Saturday, September 12, 2009

Takin' the Praxis II

This morning, bright and early at 7:30, I took the Praxis II Mathematics Content exam, accepted for secondary math certification in many states, including Colorado. I took it at East High School, a grand old school (built in the 20's) full of marble and hardwood, high-ceilinged, yet still with that sort of dingy quality of any urban high school. It sits just past the entrance to City Park - it is the city-hall-type building you see here:

The two pillars in the foreground are across the street from the high school. Grand, no?

While other Praxis takers (and some kids waiting to take the ACT) waited in the lobby for things to begin, I wandered the halls a bit. The classrooms all have enormously high ceilings and are more spacious than our classrooms at Metro, but also dirtier and more disheveled. (The dishevelment isn't surprising; a high school teacher's classroom is also their office.)

The test took two hours, and leaving early was forbidden. (You could go to the bathroom or whatever, but otherwise had to stay the entire two hours.) The test I took was 50 questions long (some of the other people had 120-question exams, in other subjects) and basically covered material from algebra, Calc I (possibly II), linear algebra, high school geometry, and prob/stats, with a slight sprinkling of other topics.

Like most tests by ETS, some of the questions can be solved either by brute force or in some simpler way. I probably brute forced most of them.

Although the topics I listed are broad, the questions about them were not deep. They were basically questions that you could answer if you remember the basic ideas about calculus, linear algebra, and so on. For instance, I did not have to actually differentiate or integrate anything, but I did have to do things like recognize when a graph showed the first derivative of another graph, or understand the nature of of integration as "area under the curve."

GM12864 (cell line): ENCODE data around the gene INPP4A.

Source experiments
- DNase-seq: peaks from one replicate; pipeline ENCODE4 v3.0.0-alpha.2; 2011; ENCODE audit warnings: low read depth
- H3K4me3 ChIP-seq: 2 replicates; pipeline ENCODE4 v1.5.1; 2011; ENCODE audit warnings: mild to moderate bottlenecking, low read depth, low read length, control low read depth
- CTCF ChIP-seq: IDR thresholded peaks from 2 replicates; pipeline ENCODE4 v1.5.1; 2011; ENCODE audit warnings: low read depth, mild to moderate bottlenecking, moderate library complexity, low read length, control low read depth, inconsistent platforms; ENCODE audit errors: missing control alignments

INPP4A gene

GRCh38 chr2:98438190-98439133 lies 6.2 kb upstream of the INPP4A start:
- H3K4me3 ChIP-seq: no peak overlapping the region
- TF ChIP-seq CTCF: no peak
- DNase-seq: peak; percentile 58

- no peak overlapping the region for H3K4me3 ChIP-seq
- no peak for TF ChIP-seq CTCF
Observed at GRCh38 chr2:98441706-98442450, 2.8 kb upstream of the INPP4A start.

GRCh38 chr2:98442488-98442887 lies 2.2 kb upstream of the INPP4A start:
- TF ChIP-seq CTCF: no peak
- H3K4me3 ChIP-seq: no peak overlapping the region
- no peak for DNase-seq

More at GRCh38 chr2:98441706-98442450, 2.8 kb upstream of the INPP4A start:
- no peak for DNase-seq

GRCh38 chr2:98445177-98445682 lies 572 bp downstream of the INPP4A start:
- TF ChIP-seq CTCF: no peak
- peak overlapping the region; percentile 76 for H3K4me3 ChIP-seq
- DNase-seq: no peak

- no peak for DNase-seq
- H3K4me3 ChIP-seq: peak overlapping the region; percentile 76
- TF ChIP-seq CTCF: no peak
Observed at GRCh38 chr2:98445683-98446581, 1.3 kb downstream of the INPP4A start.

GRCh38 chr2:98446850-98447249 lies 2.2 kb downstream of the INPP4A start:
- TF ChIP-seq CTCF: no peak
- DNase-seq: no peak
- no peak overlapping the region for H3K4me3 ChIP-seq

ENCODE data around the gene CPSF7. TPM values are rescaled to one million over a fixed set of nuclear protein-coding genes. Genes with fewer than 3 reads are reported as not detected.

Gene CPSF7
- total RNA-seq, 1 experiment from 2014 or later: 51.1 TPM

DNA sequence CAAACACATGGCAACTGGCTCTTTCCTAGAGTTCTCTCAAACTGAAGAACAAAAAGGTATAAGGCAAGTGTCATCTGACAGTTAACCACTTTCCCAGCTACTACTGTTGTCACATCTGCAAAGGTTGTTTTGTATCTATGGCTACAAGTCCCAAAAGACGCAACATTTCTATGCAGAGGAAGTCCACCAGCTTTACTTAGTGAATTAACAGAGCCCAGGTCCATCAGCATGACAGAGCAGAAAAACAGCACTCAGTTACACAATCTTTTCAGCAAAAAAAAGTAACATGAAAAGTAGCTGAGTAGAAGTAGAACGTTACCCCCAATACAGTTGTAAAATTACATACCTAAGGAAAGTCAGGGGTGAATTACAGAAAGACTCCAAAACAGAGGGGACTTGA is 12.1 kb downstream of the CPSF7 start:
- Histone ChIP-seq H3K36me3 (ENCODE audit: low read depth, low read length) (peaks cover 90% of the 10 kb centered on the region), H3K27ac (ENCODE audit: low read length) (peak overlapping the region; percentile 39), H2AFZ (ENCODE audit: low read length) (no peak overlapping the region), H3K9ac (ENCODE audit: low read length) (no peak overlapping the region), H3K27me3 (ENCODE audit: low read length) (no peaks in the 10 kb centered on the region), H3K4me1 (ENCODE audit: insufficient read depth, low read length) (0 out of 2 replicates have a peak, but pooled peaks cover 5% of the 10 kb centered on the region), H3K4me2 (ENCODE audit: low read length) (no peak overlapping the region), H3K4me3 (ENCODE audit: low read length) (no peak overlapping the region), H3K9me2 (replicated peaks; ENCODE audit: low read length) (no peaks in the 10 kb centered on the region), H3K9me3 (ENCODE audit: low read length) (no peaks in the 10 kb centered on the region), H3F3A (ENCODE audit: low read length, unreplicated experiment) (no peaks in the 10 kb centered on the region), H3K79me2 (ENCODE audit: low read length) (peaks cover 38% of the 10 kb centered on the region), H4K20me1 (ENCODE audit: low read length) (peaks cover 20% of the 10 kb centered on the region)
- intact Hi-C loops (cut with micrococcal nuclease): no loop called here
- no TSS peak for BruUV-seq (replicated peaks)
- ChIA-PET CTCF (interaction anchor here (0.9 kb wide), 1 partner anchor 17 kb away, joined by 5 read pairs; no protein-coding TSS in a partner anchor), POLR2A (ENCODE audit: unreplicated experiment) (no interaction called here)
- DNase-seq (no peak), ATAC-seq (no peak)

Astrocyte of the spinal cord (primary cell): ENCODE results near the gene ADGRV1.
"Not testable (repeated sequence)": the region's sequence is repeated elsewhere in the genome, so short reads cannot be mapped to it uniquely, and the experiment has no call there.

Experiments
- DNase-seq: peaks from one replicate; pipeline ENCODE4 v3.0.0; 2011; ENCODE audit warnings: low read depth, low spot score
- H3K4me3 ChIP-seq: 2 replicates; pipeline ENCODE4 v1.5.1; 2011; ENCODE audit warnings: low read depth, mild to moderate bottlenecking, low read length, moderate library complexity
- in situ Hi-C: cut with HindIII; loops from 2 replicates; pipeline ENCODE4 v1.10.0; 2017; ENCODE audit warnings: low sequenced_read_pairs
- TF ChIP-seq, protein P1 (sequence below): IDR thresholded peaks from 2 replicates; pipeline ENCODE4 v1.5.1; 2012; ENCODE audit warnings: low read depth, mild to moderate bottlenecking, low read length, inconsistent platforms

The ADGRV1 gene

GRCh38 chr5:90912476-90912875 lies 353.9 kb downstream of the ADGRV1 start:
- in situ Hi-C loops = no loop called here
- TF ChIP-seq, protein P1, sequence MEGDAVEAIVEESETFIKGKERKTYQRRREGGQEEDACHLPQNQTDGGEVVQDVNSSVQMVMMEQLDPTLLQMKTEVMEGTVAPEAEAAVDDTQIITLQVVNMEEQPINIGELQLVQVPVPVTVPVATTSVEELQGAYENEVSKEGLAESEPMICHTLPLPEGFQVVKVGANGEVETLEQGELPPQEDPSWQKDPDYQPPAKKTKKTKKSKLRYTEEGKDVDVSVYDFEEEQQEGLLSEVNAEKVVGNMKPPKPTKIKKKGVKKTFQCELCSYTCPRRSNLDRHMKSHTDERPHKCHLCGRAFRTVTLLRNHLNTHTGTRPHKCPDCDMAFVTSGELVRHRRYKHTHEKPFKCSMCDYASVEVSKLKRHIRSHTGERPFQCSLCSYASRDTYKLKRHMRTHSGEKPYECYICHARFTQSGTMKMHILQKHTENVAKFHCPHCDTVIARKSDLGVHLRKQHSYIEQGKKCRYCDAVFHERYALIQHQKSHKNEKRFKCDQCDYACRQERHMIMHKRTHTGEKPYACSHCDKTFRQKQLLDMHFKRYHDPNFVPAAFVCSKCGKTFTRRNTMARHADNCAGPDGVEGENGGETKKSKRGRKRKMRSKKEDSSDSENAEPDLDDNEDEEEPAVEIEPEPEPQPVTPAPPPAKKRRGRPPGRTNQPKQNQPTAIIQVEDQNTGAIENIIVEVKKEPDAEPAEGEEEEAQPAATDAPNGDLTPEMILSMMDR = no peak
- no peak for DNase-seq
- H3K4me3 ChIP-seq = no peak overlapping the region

I got through the 50 questions and was able to review about 13 of them before the time was up. I did find some errors in my review, which is (a) good, because I fixed them, but also (b) bad, because it means there were probably errors throughout.

At any rate, I almost certainly passed, and nobody cares about the specifics of your scores in this area. My certainty about passing isn't based just on the fact that in general the test was extremely doable, but also on the idea that, if they wanted a better performance than I gave, there would be extremely few new high school math teachers.

So that's that.


Sally said...

Is passing the Praxis II necessary for secondary math certification or an alternative to being certified through having a degree in math education and whatever certification goes along with that?

Not that I doubt that you passed the exam, or that it was easy (I've looked at the practice questions on the website) but wondered whether all (or even most) math teachers actually are required to pass this test.

When will you know your score?

Tam said...

Passing the appropriate Praxis II or Place (Colorado-specific) test is necessary for teacher certification in Colorado, regardless of the path you take to it, unless you are a certified teacher in another state with at least three years of experience. Secondary math ed students typically take it before the semester in which they student teach.

Sally said...

Interesting. My dad said that in OK you have to pass certification exams for each subject you teach. (My dad was certified in something like 23 subjects, including random stuff like journalism, so I guess the tests can't be that hard.) In TX, apparently once you are certified to teach any subject, you are allowed to teach any other subject (e.g. a person certified in history can be switched to teach math without passing any exam in math) - at least that's my understanding.

Tam said...

To get my initial certification in math, I need at least 30 hours of credits in "all areas of mathematics" and to pass either the exam I took Saturday or the Place exam for secondary math. That's not enough all by itself, but it gets me enrolled in alternative certification (if a principle will hire me, etc.)

My (very vague) understanding is that if I then wanted to be certified to teach science, I would not need the 30 hours in all branches of science, but would only need to pass more exams. So I imagine I could get certified to teach, say, English pretty easily.

But I could be wrong about how that works.